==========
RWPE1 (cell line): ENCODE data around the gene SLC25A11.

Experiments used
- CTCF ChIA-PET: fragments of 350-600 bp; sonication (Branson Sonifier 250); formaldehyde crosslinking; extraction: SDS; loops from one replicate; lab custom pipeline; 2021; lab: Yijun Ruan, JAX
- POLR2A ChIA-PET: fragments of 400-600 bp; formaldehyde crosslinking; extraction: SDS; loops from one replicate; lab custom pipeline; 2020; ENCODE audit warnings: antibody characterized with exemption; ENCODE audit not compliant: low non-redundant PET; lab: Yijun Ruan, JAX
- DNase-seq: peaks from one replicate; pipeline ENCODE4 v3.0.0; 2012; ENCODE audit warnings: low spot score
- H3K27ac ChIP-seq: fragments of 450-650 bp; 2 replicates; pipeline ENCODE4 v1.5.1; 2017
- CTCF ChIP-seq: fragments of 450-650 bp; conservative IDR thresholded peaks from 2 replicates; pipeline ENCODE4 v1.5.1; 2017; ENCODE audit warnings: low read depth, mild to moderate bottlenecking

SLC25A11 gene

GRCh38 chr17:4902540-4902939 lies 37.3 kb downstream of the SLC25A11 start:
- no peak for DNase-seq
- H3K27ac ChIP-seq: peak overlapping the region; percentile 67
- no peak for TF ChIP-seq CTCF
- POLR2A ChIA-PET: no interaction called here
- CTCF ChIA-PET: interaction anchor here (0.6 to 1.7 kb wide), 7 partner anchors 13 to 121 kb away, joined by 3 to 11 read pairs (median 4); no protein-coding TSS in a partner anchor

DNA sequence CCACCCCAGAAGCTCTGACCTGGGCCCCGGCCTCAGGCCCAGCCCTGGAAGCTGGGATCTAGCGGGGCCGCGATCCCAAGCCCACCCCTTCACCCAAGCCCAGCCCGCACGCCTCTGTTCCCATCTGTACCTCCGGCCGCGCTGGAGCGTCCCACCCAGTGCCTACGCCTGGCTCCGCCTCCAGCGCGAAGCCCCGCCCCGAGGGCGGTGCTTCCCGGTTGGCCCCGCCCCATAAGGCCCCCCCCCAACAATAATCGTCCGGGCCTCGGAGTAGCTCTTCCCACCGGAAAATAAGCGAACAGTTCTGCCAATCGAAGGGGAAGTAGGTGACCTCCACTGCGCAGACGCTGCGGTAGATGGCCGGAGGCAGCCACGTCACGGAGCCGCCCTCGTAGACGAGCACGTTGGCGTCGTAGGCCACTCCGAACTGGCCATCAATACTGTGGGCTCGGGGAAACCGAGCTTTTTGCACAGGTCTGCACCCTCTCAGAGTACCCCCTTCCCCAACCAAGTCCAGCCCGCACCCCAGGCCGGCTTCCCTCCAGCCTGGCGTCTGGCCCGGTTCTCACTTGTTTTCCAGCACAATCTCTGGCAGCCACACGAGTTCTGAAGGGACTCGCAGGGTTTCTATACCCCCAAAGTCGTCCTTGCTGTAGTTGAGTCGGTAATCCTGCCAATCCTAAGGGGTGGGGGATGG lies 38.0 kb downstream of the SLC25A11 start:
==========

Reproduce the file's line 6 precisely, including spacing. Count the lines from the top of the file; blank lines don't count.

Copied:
- H3K27ac ChIP-seq: fragments of 450-650 bp; 2 replicates; pipeline ENCODE4 v1.5.1; 2017